As his fame and power grew, so did his anti-Communist fervor. He accused government officials and politicians who opposed him of having Communist ties or at a minimum, being soft on Communism. He implicated General George C. Marshall, one of the heroes of World War II and later Truman's Secretary of State and the chief architect of Europe's postwar revival, in "a conspiracy so immense and an infamy so black as to dwarf any previous venture in the history of man."
Critics said McCarthy was stoking fear and smearing anyone in his path—Democrats or fellow Republicans—purely to grab at power. Herbert Block, a Washington Post editorial cartoonist, drew a caricature of the mud-slinging in which he coined a new term, "McCarthyism," which came to mean unscrupulously accusing people of disloyalty without evidence.
Ironically, the image today most often associated with this period is the congressional investigations of Hollywood that began before McCarthy came on the scene, when screenwriters, actors, directors, and producers were dragged before the House Un-American Activities Committee and asked to "name names" of colleagues who had Communist ties or sympathies.
Some agreed to testify, while others invoked their Fifth Amendment right against self-incrimination. Either way, they risked ostracism that could cost them friends, families, and careers. As journalist Victor Navasky wrote, the committee and its victims agreed on one thing: "The test for friend or foe was the willingness to inform."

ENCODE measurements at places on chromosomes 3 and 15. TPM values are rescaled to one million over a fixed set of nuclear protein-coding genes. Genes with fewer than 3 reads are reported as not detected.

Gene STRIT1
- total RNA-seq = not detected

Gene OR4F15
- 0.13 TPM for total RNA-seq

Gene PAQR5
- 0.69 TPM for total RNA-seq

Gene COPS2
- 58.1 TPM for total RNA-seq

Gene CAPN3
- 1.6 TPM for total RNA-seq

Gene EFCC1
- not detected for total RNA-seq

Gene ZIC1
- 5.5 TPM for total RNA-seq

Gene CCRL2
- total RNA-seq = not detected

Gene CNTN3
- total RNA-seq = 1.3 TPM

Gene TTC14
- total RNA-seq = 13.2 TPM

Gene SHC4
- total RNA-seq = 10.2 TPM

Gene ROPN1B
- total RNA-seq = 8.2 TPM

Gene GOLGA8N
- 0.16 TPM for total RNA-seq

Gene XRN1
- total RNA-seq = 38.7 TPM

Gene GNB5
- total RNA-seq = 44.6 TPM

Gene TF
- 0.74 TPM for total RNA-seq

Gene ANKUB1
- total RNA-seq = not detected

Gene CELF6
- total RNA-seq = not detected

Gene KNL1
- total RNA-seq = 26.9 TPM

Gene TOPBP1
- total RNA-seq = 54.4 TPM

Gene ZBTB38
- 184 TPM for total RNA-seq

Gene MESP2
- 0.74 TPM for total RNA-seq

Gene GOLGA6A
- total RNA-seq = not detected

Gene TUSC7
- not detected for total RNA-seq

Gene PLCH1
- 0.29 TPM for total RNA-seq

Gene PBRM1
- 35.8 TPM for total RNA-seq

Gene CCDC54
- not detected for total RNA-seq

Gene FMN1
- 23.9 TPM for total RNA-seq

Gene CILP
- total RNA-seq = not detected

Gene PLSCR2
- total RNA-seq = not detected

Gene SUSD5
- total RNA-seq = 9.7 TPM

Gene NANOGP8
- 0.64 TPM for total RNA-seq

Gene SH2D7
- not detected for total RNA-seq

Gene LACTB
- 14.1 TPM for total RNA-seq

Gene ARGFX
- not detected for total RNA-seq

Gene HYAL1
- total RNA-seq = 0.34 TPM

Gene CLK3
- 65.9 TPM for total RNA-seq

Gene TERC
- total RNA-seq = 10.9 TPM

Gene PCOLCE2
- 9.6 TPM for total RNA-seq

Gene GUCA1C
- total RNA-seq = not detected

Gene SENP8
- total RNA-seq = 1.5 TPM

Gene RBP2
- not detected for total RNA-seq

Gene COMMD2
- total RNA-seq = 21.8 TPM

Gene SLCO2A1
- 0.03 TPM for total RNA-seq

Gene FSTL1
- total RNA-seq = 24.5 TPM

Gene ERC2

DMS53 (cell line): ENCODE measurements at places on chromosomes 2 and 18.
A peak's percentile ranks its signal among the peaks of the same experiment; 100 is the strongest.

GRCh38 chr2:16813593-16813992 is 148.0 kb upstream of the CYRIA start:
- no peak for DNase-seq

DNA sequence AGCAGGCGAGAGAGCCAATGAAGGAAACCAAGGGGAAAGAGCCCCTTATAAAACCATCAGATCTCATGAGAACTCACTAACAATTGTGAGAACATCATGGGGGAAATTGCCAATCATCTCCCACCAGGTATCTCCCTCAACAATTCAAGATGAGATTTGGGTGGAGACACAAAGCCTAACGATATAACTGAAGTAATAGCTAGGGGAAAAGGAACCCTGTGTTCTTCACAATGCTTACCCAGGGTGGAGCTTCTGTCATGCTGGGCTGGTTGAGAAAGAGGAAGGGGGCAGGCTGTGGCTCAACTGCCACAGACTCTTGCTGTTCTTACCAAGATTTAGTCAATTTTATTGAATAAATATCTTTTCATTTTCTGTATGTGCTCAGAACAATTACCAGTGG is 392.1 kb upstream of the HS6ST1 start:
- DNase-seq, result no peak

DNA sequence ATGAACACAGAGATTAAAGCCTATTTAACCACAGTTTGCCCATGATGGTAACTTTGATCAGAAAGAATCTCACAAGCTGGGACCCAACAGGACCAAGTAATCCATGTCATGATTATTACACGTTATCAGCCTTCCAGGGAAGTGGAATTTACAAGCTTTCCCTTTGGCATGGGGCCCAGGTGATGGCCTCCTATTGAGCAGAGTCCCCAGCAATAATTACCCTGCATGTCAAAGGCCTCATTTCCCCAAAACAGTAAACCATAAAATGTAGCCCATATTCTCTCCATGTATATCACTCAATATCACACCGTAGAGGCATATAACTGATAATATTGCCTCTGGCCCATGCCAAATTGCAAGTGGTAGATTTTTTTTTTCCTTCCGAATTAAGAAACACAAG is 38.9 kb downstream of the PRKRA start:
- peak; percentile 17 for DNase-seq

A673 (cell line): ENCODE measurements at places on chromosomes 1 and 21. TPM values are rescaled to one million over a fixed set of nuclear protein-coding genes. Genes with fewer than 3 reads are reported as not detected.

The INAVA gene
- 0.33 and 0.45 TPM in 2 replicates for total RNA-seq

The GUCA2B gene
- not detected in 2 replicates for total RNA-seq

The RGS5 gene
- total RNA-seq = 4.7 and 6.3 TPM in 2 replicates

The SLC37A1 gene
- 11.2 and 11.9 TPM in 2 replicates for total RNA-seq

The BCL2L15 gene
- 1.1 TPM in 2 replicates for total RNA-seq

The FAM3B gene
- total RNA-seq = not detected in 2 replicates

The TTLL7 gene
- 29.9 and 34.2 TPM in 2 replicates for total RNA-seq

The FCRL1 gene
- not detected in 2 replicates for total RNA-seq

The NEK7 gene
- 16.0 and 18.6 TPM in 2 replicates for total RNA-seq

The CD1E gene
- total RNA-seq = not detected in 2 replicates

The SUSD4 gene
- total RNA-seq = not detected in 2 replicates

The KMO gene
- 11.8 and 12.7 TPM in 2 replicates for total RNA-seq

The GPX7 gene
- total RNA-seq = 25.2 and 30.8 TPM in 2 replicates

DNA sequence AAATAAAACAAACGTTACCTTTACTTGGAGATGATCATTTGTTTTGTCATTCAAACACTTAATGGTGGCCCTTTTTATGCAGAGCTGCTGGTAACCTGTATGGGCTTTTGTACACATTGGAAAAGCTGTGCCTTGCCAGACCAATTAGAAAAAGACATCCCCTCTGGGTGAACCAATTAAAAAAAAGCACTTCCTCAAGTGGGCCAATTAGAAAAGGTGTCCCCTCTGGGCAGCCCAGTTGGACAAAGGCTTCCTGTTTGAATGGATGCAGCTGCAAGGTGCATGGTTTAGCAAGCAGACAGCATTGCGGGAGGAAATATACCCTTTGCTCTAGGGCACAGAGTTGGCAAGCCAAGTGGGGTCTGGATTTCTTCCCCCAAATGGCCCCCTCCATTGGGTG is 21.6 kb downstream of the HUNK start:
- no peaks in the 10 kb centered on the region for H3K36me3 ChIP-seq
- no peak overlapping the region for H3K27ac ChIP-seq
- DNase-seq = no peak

Many who would not cooperate with the investigating committees were blacklisted by potential employers and unable to work for many years. The playwrights Arthur Miller and Lillian Hellman, and the actors Charlie Chaplin, Zero Mostel, and Paul Robeson were among hundreds who were persecuted because of real or imagined Communist sympathies.
At the height of his power in 1953, McCarthy became chairman of the Senate Permanent Subcommittee on Investigations and used the platform to make further charges of Communist spying. He found mostly flimsy evidence of Communist infiltration in the Voice of America (the American overseas radio network), the Army Signal Corps, and finally the Army itself.